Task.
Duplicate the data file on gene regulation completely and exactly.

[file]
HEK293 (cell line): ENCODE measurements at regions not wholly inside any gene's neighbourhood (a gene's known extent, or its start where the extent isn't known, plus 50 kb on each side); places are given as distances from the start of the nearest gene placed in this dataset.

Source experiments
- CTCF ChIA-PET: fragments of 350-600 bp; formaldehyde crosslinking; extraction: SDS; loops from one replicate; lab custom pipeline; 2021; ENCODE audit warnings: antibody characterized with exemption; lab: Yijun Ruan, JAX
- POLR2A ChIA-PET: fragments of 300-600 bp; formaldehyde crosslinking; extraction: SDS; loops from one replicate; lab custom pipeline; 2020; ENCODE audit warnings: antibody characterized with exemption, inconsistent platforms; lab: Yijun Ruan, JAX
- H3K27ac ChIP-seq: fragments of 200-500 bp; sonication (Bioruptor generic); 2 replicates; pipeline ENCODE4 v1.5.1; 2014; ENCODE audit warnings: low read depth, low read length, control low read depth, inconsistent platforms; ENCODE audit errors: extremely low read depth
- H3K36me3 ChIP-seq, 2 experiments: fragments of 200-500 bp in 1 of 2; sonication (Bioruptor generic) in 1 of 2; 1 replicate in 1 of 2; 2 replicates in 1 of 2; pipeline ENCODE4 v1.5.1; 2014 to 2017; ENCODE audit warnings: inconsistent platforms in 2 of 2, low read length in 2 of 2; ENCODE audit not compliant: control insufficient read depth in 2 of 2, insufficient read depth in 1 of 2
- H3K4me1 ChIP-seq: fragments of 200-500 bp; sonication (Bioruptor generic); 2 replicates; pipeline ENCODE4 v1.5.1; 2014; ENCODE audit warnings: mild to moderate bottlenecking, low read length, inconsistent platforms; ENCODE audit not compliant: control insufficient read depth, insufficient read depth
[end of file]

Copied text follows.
HEK293 (cell line): ENCODE measurements at regions not wholly inside any gene's neighbourhood (a gene's known extent, or its start where the extent isn't known, plus 50 kb on each side); places are given as distances from the start of the nearest gene placed in this dataset.

Source experiments
- CTCF ChIA-PET: fragments of 350-600 bp; formaldehyde crosslinking; extraction: SDS; loops from one replicate; lab custom pipeline; 2021; ENCODE audit warnings: antibody characterized with exemption; lab: Yijun Ruan, JAX
- POLR2A ChIA-PET: fragments of 300-600 bp; formaldehyde crosslinking; extraction: SDS; loops from one replicate; lab custom pipeline; 2020; ENCODE audit warnings: antibody characterized with exemption, inconsistent platforms; lab: Yijun Ruan, JAX
- H3K27ac ChIP-seq: fragments of 200-500 bp; sonication (Bioruptor generic); 2 replicates; pipeline ENCODE4 v1.5.1; 2014; ENCODE audit warnings: low read depth, low read length, control low read depth, inconsistent platforms; ENCODE audit errors: extremely low read depth
- H3K36me3 ChIP-seq, 2 experiments: fragments of 200-500 bp in 1 of 2; sonication (Bioruptor generic) in 1 of 2; 1 replicate in 1 of 2; 2 replicates in 1 of 2; pipeline ENCODE4 v1.5.1; 2014 to 2017; ENCODE audit warnings: inconsistent platforms in 2 of 2, low read length in 2 of 2; ENCODE audit not compliant: control insufficient read depth in 2 of 2, insufficient read depth in 1 of 2
- H3K4me1 ChIP-seq: fragments of 200-500 bp; sonication (Bioruptor generic); 2 replicates; pipeline ENCODE4 v1.5.1; 2014; ENCODE audit warnings: mild to moderate bottlenecking, low read length, inconsistent platforms; ENCODE audit not compliant: control insufficient read depth, insufficient read depth